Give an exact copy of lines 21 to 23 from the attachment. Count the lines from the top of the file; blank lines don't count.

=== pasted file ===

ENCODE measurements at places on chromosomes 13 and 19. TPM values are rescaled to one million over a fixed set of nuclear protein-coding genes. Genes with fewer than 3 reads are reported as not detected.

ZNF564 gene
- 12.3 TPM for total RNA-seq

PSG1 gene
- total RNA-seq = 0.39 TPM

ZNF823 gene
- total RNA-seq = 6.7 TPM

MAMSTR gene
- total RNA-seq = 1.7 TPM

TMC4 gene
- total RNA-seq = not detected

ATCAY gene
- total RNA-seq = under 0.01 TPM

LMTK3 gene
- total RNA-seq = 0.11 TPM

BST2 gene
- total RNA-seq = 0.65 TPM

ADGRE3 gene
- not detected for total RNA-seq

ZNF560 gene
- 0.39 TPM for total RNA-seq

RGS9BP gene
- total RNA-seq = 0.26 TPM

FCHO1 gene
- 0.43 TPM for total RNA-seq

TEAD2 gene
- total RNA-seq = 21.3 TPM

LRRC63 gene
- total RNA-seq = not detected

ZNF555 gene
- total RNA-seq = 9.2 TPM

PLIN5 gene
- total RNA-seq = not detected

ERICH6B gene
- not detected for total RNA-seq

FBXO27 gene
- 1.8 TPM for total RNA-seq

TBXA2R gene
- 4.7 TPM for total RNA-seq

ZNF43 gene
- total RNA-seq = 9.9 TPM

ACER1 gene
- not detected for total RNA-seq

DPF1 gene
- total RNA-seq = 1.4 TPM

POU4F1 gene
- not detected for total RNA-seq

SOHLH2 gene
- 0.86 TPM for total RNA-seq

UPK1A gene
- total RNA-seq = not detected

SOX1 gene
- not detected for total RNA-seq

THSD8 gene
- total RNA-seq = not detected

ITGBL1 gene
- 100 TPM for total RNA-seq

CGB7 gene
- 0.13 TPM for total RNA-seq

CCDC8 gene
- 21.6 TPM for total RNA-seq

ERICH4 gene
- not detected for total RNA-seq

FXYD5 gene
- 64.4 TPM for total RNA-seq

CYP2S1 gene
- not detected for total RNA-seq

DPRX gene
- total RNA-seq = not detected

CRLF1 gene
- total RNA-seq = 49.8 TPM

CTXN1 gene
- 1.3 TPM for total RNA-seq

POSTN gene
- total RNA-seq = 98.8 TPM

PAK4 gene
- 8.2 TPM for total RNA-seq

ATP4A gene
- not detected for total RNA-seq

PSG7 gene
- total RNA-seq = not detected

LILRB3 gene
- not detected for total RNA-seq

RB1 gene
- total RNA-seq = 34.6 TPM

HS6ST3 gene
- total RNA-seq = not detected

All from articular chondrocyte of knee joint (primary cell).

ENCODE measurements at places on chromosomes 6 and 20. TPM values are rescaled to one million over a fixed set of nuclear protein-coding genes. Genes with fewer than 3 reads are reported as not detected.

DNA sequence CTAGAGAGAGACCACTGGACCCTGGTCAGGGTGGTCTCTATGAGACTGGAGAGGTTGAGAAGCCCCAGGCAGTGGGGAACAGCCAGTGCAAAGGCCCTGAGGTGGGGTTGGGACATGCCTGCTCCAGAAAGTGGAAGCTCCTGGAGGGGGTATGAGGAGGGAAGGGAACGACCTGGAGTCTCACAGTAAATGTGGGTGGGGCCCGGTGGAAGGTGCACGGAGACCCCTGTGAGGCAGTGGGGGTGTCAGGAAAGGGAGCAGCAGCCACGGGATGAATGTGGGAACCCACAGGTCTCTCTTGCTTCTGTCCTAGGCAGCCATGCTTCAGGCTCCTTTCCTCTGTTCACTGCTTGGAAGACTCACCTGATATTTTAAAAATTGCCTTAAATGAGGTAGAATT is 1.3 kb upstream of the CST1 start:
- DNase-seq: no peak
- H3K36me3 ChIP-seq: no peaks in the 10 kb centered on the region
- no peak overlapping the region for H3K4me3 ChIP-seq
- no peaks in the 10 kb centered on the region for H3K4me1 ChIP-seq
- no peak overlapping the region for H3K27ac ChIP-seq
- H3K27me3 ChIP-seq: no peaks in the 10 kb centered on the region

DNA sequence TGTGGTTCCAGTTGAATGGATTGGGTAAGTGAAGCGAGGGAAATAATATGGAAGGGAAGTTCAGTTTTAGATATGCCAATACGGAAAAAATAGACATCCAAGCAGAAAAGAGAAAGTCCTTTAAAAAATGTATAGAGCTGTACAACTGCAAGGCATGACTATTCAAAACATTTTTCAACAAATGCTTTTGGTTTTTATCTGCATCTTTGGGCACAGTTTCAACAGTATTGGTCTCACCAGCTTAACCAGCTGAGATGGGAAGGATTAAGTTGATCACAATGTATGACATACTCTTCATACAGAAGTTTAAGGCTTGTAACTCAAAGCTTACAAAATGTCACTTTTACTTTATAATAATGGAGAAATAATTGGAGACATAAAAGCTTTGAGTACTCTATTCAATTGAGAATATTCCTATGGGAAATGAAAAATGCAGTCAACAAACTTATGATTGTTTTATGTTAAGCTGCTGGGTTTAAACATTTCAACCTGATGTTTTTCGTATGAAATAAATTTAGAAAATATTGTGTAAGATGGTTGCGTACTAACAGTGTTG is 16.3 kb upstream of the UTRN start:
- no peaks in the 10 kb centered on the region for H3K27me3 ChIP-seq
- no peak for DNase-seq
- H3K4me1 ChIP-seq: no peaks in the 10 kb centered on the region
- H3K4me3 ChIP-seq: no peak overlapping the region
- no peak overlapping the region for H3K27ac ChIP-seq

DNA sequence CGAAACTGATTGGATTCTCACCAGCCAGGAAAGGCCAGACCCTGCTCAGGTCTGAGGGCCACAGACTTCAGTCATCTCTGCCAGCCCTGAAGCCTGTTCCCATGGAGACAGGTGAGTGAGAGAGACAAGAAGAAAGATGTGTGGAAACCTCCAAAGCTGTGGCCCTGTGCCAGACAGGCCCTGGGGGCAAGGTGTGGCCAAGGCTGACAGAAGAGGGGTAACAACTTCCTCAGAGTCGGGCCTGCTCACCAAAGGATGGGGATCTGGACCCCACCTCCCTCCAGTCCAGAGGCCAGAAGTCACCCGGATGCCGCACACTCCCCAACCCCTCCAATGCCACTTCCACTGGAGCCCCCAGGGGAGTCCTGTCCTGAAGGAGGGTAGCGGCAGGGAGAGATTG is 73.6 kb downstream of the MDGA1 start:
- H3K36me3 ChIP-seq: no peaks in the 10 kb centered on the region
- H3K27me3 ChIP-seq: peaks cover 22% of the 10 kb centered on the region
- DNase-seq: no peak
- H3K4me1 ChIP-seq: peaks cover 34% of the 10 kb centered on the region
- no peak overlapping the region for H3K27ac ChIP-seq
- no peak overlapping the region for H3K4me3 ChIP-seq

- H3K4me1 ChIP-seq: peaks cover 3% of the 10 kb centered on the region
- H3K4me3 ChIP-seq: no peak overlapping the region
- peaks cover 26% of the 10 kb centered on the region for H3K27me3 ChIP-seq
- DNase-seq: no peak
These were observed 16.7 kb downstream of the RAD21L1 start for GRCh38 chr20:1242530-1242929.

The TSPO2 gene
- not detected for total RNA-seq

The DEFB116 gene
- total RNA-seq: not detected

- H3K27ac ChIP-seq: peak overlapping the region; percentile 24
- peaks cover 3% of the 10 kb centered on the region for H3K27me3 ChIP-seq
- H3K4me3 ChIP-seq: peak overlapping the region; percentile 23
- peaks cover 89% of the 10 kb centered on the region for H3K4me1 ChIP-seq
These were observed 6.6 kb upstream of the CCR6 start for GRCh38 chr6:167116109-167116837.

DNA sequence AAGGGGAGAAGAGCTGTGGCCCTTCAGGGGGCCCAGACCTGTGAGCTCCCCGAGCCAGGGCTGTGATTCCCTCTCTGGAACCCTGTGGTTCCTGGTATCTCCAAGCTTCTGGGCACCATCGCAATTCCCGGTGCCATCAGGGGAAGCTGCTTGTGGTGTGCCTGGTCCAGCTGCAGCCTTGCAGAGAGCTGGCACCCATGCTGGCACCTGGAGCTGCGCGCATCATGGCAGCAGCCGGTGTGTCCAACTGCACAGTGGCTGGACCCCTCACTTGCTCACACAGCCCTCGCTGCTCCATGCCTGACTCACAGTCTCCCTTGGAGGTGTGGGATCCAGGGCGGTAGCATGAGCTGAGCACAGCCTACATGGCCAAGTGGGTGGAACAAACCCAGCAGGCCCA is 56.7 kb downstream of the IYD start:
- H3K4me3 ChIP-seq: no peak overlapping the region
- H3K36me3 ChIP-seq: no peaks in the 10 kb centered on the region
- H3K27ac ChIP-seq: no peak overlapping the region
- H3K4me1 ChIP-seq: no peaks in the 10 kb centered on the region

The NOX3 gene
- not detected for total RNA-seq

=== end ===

- 0.39 TPM for total RNA-seq

RGS9BP gene
- total RNA-seq = 0.26 TPM